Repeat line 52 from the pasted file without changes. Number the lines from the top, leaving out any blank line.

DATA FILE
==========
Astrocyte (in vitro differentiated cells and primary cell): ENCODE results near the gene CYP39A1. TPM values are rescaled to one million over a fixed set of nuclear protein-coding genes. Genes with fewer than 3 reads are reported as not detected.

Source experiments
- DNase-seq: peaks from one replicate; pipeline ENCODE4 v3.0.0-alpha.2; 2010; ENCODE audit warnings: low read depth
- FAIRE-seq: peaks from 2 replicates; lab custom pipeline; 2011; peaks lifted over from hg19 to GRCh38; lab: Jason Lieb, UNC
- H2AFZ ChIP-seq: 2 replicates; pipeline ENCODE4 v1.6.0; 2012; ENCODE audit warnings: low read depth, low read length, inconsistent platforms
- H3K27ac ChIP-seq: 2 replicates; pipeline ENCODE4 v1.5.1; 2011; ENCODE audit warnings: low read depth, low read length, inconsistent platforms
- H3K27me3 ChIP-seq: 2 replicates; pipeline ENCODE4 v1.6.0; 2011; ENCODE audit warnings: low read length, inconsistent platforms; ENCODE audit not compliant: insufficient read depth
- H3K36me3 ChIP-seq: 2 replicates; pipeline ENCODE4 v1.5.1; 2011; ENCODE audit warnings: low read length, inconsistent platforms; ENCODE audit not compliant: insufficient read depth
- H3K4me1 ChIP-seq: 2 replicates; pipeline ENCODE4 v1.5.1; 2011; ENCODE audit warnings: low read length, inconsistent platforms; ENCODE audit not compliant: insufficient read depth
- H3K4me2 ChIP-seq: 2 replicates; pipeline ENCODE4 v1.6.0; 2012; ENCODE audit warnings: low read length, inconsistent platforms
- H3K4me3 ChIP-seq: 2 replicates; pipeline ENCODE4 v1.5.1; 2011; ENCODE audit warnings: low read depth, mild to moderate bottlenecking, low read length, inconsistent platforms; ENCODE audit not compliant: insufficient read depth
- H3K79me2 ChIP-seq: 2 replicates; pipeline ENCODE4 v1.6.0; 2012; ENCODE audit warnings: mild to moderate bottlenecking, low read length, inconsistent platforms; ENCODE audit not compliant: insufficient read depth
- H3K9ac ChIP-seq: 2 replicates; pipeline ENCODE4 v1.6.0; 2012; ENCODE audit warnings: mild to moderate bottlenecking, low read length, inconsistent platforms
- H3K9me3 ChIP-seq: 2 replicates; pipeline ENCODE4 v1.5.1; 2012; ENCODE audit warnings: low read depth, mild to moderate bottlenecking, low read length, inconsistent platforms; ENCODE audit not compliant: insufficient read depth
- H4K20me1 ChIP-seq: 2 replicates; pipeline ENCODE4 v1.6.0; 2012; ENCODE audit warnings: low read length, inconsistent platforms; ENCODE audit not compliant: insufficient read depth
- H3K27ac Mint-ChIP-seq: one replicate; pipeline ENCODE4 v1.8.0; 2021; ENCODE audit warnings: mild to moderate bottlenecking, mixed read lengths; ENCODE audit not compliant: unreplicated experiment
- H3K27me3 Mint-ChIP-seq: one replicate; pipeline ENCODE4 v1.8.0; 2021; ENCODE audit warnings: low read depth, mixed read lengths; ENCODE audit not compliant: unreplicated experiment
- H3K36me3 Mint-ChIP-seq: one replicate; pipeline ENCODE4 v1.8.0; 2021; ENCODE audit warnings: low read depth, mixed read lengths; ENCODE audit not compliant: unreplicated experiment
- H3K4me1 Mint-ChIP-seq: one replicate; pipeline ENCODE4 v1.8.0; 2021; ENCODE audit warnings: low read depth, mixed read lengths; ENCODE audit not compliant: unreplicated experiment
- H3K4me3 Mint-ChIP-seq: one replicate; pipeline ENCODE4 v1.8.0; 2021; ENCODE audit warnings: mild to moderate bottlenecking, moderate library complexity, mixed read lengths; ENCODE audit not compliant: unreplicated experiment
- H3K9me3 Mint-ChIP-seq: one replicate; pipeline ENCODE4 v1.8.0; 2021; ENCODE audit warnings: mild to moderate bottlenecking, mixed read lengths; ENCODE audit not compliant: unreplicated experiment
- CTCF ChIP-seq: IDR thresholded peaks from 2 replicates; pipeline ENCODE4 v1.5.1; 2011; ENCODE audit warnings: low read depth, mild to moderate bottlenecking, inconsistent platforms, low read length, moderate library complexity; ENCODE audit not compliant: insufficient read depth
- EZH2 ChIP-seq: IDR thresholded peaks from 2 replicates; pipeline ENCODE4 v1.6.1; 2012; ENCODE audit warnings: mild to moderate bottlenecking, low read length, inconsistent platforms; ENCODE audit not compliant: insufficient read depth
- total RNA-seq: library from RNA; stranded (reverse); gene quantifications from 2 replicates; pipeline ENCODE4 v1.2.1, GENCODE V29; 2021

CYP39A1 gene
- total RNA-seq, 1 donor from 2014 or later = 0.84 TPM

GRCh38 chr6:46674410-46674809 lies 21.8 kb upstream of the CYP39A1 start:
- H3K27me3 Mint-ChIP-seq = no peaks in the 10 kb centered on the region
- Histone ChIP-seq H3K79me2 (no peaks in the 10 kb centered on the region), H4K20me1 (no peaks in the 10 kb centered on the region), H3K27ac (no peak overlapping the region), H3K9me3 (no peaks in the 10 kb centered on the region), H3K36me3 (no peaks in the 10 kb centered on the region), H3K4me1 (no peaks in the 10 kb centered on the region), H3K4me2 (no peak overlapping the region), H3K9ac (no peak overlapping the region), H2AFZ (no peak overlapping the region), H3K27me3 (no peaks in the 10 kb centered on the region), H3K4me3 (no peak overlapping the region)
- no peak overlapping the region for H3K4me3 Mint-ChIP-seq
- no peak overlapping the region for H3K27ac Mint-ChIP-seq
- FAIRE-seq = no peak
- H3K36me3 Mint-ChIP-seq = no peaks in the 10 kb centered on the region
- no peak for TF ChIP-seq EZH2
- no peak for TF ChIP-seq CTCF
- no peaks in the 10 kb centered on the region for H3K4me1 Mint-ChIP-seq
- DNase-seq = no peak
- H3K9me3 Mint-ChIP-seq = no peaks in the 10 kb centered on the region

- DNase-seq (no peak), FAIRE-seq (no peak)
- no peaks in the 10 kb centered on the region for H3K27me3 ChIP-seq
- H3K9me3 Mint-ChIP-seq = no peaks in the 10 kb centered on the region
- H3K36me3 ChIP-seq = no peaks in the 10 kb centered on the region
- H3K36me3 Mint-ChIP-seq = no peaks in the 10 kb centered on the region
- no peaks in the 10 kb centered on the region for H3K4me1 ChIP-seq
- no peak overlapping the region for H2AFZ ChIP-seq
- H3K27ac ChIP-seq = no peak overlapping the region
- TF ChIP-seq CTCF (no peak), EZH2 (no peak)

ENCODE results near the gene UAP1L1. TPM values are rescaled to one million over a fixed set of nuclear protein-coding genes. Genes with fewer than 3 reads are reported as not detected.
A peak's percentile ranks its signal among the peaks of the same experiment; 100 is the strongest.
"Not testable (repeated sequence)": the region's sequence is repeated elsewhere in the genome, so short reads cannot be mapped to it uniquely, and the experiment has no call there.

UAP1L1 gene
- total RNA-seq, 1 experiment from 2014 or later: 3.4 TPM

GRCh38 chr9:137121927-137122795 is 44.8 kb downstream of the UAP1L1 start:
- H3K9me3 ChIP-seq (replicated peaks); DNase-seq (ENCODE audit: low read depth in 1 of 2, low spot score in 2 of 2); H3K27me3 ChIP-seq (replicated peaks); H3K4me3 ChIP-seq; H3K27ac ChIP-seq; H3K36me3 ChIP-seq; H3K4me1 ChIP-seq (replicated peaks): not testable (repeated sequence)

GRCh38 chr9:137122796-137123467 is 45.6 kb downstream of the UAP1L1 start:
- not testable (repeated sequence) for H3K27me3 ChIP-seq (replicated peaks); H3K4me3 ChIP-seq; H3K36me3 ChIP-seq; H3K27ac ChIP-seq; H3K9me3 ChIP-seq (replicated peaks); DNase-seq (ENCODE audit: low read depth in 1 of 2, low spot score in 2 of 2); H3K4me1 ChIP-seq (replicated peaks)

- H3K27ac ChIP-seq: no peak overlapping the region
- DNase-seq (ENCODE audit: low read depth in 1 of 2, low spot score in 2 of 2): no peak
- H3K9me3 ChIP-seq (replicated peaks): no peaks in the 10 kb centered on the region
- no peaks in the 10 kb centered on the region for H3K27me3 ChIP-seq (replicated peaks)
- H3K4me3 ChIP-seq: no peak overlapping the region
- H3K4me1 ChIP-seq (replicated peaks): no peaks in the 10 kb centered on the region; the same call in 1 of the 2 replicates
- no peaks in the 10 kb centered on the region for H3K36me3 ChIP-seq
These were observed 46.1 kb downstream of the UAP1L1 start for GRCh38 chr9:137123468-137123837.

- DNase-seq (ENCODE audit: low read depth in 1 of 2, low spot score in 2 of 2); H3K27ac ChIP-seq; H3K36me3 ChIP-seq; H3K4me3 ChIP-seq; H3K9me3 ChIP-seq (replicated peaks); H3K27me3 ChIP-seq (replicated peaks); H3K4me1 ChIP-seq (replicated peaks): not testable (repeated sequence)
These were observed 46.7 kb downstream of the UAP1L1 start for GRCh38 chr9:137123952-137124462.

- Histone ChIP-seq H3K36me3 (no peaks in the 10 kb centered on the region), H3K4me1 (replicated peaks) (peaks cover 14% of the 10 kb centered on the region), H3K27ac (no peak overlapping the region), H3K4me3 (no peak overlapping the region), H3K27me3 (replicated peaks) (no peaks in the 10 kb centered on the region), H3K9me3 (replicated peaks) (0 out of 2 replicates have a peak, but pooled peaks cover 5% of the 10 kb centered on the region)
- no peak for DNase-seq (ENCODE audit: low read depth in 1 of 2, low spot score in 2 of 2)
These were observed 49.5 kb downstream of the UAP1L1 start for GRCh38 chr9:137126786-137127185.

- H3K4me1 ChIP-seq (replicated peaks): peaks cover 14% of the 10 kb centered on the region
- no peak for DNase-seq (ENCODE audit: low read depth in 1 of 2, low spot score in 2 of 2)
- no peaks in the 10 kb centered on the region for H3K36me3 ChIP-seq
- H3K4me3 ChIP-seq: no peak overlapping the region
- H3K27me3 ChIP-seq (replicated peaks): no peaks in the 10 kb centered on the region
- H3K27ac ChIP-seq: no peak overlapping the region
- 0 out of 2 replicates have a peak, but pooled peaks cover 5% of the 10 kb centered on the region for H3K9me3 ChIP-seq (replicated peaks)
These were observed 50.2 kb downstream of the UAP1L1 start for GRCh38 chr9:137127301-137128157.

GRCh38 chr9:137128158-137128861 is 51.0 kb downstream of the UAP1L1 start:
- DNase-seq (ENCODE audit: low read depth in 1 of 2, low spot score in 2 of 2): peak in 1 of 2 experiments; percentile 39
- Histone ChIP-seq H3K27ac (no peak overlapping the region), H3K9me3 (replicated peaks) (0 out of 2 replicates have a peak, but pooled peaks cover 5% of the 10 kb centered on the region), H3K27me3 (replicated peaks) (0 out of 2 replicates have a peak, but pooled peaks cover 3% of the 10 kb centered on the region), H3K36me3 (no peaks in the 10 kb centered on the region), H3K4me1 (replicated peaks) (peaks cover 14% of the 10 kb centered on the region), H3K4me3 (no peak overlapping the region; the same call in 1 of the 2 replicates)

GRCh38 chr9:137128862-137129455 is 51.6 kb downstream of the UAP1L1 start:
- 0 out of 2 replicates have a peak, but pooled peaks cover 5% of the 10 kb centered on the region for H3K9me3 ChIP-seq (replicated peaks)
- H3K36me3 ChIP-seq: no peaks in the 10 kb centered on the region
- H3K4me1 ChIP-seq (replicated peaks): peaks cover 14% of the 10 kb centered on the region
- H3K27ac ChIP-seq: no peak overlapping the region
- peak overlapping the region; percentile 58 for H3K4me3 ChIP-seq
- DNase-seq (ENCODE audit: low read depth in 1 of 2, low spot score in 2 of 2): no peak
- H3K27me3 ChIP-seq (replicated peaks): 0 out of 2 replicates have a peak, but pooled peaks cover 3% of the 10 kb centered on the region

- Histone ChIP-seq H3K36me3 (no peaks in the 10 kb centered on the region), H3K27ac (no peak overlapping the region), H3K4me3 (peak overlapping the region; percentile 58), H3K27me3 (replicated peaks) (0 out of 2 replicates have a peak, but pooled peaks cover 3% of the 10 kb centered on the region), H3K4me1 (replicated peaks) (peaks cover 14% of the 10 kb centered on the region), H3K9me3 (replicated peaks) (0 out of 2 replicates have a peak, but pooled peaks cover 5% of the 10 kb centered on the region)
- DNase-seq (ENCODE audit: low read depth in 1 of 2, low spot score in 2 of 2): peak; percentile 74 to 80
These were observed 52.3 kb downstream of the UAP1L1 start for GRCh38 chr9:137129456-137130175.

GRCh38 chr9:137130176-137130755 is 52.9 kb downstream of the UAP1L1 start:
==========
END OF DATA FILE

- total RNA-seq, 1 experiment from 2014 or later: 3.4 TPM